Written by Caitlin Duncan, Grants Management Specialist
Making a show of throwing away a child’s hot lunch.
Making lunch contingent on performing chores in front of peers.
Sending certain children to a designated area for a cold food item.
Writing debt notices on a child’s arm.
Those examples are just some of the lunch shaming tactics that schools have used to pressure parents to repay school meal debt. The premise is that embarrassment will motivate families to pay the money back quickly. While respecting the need of school districts to recoup a sometimes staggering meal debt, we are against such practices as degrading, which can lead to a negative educational environment for children. Not having enough to eat as a child is already a discouraging struggle. Children who deal with chronic hunger should not also have to worry about public shaming when they have an overdue lunch bill.
Our vision is to create a world where no child goes to bed hungry, and in this pursuit, we believe in treating each child and family in the communities we serve with value and respect. Last summer, the US Department of Agriculture (USDA), which oversees school lunch programs, imposed a July 1, 2017 deadline for states to establish policies on how to treat children who cannot pay for food. We applaud the state of New Mexico for being the first state to outlaw lunch shaming, passing the Hunger-Free Students’ Bill of Rights Act. The law requires schools to deal with parents–not children–regarding meal debt, ends practices meant to embarrass students, instructs schools to provide students with a USDA reimbursable meal regardless of debt, and outlines steps for schools to connect low-income families with available school lunch programs. We enthusiastically encourage state legislators across the country to follow suit and to develop similar policies that defend children’s dignity and promote students’ access to food at school.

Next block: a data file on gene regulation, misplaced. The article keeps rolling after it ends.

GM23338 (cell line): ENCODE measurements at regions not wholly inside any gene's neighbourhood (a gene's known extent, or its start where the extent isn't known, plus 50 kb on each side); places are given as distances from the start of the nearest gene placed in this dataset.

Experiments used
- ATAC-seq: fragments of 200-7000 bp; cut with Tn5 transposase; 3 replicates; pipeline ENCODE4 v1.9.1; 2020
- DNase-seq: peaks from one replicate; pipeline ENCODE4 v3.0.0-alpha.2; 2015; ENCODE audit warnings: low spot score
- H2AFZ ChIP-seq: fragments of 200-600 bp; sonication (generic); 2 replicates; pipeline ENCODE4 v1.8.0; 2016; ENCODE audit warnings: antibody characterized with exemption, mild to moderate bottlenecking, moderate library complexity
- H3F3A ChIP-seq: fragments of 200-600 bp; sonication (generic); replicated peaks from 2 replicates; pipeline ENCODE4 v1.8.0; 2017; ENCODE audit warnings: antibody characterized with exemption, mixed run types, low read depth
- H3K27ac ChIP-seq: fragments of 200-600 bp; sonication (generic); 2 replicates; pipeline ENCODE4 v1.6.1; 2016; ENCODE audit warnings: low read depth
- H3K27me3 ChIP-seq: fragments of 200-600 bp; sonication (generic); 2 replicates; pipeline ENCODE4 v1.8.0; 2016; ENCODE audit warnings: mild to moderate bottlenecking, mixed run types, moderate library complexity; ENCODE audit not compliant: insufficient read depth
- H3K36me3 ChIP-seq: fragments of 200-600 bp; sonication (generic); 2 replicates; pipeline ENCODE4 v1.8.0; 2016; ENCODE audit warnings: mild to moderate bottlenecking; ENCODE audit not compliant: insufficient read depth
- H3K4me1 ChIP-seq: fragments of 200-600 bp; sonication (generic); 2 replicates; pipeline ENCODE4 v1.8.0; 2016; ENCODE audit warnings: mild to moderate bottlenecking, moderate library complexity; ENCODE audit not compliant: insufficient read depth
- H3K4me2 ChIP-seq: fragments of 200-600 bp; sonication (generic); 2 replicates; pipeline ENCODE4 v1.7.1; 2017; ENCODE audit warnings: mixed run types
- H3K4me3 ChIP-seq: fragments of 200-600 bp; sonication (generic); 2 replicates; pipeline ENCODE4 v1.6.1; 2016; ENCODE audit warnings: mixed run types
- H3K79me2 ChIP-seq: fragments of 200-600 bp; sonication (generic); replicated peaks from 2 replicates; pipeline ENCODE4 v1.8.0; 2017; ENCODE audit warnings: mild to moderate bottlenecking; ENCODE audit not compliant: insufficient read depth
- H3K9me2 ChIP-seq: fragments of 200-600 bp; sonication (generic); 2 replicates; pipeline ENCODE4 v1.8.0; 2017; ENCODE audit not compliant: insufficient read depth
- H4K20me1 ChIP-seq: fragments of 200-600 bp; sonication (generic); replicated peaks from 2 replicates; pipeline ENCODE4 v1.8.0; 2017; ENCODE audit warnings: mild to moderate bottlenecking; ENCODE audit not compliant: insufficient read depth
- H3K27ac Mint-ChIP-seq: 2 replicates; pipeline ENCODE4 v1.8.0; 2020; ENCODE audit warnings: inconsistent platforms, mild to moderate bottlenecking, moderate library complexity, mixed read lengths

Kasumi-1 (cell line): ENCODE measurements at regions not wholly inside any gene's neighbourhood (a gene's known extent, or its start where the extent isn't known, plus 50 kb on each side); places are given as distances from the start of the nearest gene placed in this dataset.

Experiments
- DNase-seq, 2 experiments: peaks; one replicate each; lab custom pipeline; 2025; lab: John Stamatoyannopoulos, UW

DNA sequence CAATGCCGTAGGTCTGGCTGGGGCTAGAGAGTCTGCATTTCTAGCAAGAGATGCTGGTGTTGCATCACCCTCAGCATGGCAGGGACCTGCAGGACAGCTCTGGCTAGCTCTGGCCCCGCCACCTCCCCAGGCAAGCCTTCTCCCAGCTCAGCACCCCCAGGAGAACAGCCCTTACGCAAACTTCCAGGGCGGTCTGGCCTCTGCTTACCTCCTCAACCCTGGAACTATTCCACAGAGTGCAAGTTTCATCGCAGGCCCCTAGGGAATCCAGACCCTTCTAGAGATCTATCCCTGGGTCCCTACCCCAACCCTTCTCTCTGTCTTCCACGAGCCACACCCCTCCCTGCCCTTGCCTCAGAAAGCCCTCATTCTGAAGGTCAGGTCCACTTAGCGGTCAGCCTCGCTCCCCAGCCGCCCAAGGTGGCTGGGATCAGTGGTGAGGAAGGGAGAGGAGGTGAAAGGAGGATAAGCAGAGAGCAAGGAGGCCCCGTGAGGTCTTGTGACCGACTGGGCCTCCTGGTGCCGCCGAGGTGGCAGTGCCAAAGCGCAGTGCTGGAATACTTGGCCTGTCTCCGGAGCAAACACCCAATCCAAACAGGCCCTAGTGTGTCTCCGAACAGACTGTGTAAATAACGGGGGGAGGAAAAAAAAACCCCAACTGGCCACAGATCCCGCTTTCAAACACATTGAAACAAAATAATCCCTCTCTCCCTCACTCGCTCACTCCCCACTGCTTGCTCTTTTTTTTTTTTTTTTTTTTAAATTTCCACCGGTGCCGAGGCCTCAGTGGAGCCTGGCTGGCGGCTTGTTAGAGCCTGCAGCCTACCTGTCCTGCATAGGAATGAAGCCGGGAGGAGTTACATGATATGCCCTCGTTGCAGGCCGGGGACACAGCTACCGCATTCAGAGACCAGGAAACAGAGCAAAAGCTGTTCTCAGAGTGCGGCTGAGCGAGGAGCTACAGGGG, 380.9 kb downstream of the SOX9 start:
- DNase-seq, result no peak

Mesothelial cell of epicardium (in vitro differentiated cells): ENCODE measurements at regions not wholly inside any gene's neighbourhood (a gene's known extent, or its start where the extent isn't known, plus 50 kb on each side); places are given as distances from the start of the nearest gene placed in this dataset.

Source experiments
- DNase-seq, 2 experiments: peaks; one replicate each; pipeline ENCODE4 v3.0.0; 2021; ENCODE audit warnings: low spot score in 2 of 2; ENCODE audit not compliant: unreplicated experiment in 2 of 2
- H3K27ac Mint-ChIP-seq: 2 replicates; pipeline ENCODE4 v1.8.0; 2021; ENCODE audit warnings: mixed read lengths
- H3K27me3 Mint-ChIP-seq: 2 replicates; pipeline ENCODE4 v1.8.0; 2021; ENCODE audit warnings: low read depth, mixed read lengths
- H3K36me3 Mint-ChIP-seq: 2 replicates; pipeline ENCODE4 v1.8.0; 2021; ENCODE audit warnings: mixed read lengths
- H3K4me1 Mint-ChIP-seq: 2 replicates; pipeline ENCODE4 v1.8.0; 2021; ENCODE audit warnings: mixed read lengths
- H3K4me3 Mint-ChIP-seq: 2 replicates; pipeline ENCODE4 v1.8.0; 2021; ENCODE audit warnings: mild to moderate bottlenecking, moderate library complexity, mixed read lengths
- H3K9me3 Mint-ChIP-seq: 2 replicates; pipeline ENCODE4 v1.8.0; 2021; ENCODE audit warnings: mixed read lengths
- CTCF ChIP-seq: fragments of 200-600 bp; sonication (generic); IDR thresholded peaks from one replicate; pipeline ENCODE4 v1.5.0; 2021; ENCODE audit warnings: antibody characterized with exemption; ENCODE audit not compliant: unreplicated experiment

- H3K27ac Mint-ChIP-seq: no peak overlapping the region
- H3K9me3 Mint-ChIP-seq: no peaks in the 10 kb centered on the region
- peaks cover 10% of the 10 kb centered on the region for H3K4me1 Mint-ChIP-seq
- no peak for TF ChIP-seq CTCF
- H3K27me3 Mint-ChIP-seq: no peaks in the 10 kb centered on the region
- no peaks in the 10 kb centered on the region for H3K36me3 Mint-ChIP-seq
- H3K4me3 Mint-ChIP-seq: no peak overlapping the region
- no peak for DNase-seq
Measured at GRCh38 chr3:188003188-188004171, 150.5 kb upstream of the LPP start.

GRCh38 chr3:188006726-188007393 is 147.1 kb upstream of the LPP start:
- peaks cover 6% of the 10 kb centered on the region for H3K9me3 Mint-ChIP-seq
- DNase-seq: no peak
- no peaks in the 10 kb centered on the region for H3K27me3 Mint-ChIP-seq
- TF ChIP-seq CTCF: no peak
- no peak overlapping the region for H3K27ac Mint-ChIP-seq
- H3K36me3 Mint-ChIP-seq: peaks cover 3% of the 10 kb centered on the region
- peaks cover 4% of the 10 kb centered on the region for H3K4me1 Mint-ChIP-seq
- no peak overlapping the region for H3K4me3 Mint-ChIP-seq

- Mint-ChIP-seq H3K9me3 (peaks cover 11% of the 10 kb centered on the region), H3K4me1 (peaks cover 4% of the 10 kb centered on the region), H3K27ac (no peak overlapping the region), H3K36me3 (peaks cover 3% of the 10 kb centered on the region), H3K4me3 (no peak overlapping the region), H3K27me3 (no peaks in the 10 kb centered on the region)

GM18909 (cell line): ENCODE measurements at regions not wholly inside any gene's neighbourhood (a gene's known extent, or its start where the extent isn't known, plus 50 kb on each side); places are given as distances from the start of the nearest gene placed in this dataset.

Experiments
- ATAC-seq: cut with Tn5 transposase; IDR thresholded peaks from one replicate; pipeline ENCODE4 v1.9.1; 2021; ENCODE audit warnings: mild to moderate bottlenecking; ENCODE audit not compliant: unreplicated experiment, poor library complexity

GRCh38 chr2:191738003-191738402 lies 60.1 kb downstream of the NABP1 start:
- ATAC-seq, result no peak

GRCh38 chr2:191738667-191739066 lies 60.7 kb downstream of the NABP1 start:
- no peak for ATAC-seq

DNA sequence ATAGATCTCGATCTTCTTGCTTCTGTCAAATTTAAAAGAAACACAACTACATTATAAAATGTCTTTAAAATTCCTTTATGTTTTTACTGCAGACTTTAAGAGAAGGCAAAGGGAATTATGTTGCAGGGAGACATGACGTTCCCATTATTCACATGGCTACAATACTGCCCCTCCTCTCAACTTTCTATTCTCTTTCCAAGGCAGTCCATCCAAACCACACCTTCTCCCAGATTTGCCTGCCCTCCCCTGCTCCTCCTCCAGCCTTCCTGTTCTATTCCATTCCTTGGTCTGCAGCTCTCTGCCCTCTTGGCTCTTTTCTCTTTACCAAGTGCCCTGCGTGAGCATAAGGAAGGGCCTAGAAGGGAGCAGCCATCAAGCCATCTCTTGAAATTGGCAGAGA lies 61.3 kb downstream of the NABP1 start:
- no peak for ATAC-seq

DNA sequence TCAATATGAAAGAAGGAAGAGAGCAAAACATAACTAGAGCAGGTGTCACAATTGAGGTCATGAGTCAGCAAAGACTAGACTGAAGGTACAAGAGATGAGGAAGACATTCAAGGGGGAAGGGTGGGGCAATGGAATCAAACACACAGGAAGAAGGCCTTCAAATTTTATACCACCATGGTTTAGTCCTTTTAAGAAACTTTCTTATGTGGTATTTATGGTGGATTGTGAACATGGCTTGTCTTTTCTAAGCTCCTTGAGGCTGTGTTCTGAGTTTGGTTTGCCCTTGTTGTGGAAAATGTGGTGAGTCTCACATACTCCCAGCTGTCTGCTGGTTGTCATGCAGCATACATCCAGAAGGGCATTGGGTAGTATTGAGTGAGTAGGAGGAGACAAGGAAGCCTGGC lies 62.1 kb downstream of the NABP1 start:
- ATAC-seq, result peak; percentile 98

To encourage positive changes to your state’s school lunch debt policy, find contact information for your locally elected officials here.
For ideas on what to share with your elected official, refer to the Food Research & Action Center (FRAC) advocacy toolkit here.